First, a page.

Living in Data
A story-driven, vividly illustrated, people-centered exploration of our current and future relationship with data.
In the fall of 2009, Jer Thorp wrote a pair of algorithms to place nearly 3,000 names on the 9/11 memorial in Manhattan in such a layout that 'meaningful adjacencies' – siblings, mothers and daughters, business partners, co-workers – would be etched into the bronze in close proximity. Unbeknown to him, a team of financial analysts also tackled the layout problem. Their solution allowed 93 per cent of the names to be near their loved ones. Thorp’s solution worked for 99.99 per cent of them.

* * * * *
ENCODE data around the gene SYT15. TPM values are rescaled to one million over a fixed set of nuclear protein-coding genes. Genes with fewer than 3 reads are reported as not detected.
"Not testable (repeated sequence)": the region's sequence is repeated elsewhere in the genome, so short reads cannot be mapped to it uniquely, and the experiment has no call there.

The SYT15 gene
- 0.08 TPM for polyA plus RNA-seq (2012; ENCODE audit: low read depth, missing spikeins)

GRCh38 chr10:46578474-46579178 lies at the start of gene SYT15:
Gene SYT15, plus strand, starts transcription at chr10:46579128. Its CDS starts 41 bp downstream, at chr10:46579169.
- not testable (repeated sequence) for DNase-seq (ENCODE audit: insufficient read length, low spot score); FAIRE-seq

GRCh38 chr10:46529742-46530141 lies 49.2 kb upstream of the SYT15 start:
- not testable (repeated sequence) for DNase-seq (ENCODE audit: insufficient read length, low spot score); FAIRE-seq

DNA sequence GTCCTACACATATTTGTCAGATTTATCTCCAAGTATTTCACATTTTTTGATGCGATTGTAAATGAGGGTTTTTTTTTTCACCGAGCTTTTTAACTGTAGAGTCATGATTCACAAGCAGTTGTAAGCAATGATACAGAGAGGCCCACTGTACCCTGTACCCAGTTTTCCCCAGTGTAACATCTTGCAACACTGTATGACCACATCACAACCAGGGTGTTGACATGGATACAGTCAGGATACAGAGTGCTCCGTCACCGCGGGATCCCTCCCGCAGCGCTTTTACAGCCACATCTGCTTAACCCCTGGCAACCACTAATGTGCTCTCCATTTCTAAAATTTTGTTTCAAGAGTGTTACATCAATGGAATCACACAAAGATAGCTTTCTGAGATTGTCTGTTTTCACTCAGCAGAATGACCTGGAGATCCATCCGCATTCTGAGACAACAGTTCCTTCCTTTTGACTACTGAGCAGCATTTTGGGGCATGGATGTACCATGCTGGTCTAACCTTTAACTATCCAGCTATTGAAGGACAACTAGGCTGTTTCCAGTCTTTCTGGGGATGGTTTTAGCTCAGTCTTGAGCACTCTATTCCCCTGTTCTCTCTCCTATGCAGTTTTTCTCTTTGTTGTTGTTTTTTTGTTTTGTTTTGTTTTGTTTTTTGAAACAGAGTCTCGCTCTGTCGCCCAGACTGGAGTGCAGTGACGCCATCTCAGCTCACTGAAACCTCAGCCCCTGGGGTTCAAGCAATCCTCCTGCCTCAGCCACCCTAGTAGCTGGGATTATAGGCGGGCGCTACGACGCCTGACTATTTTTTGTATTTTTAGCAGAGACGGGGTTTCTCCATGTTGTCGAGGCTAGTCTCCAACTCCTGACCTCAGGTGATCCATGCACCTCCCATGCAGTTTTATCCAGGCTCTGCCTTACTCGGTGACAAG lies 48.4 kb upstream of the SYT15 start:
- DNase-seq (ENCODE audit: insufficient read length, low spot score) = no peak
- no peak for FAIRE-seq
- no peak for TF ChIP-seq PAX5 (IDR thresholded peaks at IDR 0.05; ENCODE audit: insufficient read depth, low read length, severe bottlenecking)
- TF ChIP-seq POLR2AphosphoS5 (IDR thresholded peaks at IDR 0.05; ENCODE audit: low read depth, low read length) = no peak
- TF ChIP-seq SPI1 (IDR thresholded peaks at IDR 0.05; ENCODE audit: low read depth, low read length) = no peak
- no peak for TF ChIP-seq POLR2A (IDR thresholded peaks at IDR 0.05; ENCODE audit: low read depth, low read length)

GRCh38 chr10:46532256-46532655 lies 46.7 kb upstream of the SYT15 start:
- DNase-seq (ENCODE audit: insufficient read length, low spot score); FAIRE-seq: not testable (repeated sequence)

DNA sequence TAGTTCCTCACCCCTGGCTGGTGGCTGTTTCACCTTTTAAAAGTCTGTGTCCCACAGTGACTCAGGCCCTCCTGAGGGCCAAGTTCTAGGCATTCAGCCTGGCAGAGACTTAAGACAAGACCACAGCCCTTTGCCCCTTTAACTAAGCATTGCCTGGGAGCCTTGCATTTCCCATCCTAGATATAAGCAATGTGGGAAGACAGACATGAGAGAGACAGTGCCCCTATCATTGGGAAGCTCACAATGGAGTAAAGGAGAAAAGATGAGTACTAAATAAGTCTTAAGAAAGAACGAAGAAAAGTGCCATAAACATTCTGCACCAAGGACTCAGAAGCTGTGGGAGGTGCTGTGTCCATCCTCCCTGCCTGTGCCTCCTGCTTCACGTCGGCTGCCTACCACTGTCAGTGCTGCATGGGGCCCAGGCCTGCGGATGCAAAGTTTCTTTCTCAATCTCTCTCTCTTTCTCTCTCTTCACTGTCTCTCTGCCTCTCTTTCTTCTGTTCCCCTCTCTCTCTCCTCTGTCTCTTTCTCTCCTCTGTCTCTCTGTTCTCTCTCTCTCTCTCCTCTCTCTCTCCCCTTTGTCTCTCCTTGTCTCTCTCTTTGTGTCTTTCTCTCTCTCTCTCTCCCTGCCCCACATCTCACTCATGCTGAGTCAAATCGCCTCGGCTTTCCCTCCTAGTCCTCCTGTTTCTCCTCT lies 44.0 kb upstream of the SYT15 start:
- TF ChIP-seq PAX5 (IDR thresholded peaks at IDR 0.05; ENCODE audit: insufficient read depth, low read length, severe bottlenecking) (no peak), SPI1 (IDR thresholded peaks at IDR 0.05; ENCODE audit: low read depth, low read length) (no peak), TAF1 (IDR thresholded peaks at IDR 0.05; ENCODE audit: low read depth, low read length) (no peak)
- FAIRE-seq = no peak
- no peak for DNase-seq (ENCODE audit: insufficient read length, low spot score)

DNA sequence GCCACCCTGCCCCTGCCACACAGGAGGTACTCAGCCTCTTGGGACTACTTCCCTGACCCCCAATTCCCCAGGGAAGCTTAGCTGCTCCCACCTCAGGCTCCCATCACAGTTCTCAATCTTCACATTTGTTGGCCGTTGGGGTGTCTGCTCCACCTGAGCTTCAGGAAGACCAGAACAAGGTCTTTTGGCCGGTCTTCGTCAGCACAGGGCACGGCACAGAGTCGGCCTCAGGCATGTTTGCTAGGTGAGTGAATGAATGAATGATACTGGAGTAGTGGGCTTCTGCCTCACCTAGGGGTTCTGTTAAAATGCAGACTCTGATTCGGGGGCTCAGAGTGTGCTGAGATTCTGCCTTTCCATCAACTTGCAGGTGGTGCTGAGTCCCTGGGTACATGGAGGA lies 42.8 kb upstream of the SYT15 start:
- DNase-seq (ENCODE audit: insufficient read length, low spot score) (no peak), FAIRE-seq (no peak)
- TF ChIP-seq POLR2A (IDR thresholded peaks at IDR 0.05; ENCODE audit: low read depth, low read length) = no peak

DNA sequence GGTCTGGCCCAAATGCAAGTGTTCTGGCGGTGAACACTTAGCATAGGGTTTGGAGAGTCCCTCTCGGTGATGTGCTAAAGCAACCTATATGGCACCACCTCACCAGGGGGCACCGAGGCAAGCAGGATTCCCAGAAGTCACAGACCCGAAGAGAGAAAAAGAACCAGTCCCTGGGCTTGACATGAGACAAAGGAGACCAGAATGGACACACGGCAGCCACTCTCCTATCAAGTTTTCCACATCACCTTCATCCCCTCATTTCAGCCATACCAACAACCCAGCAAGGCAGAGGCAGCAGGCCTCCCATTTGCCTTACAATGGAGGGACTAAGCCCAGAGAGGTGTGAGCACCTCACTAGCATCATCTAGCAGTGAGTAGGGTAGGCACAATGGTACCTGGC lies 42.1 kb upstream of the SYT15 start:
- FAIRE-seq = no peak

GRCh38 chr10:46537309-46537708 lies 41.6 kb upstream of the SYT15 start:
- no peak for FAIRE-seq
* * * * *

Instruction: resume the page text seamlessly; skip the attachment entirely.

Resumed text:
Thorp was able to achieve this because he considered the data person-by-person, and considered the memorial’s concrete, real-world characteristics. He solved a data problem by honouring the people from whom the data came, as well as the world in which that data would live. As Thorp shows in Living in Data, thinking about data in a human context not only makes us into better problem solvers but also builds a healthier relationship between us and our data – one that puts well-being front and centre.
There is a path forward beyond the extractive, impersonal nature of the current 'big data' era, and in his book Thorp doesn’t simply tell readers about it: he shows them what it’s like – through his work with The New York Times, the Library of Congress, and citizens of Botswana’s Okavango Delta, Manchester, and St Louis, Missouri – to actually walk down it.